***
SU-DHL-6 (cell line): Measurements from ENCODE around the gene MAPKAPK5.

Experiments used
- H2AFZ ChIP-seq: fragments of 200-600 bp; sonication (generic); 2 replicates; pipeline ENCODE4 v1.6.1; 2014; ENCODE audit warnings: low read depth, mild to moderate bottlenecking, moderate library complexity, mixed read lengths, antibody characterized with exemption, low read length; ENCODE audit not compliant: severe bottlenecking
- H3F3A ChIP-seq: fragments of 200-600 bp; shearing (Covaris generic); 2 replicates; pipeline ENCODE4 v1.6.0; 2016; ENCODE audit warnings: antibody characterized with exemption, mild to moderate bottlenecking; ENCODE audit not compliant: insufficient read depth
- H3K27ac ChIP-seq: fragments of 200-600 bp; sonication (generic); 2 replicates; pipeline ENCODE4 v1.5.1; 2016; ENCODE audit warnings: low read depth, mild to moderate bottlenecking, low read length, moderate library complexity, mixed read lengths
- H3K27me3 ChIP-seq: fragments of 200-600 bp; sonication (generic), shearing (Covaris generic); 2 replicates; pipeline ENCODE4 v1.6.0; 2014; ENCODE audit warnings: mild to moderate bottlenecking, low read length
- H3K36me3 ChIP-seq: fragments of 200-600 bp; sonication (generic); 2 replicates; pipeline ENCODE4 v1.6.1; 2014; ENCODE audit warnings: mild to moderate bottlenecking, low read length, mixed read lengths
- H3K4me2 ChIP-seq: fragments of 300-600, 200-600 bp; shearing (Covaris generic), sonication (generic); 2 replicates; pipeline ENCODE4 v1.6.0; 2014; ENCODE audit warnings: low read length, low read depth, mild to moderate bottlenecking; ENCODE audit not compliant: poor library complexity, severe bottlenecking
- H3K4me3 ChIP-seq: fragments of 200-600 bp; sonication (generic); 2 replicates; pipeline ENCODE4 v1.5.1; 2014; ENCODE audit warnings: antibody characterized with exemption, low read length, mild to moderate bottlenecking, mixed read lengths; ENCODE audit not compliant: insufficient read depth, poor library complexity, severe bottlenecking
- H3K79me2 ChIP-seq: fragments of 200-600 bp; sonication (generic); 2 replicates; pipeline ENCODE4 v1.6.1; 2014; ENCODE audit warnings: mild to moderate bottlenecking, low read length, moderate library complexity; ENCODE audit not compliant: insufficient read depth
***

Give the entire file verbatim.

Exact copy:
SU-DHL-6 (cell line): Measurements from ENCODE around the gene MAPKAPK5.

Experiments used
- H2AFZ ChIP-seq: fragments of 200-600 bp; sonication (generic); 2 replicates; pipeline ENCODE4 v1.6.1; 2014; ENCODE audit warnings: low read depth, mild to moderate bottlenecking, moderate library complexity, mixed read lengths, antibody characterized with exemption, low read length; ENCODE audit not compliant: severe bottlenecking
- H3F3A ChIP-seq: fragments of 200-600 bp; shearing (Covaris generic); 2 replicates; pipeline ENCODE4 v1.6.0; 2016; ENCODE audit warnings: antibody characterized with exemption, mild to moderate bottlenecking; ENCODE audit not compliant: insufficient read depth
- H3K27ac ChIP-seq: fragments of 200-600 bp; sonication (generic); 2 replicates; pipeline ENCODE4 v1.5.1; 2016; ENCODE audit warnings: low read depth, mild to moderate bottlenecking, low read length, moderate library complexity, mixed read lengths
- H3K27me3 ChIP-seq: fragments of 200-600 bp; sonication (generic), shearing (Covaris generic); 2 replicates; pipeline ENCODE4 v1.6.0; 2014; ENCODE audit warnings: mild to moderate bottlenecking, low read length
- H3K36me3 ChIP-seq: fragments of 200-600 bp; sonication (generic); 2 replicates; pipeline ENCODE4 v1.6.1; 2014; ENCODE audit warnings: mild to moderate bottlenecking, low read length, mixed read lengths
- H3K4me2 ChIP-seq: fragments of 300-600, 200-600 bp; shearing (Covaris generic), sonication (generic); 2 replicates; pipeline ENCODE4 v1.6.0; 2014; ENCODE audit warnings: low read length, low read depth, mild to moderate bottlenecking; ENCODE audit not compliant: poor library complexity, severe bottlenecking
- H3K4me3 ChIP-seq: fragments of 200-600 bp; sonication (generic); 2 replicates; pipeline ENCODE4 v1.5.1; 2014; ENCODE audit warnings: antibody characterized with exemption, low read length, mild to moderate bottlenecking, mixed read lengths; ENCODE audit not compliant: insufficient read depth, poor library complexity, severe bottlenecking
- H3K79me2 ChIP-seq: fragments of 200-600 bp; sonication (generic); 2 replicates; pipeline ENCODE4 v1.6.1; 2014; ENCODE audit warnings: mild to moderate bottlenecking, low read length, moderate library complexity; ENCODE audit not compliant: insufficient read depth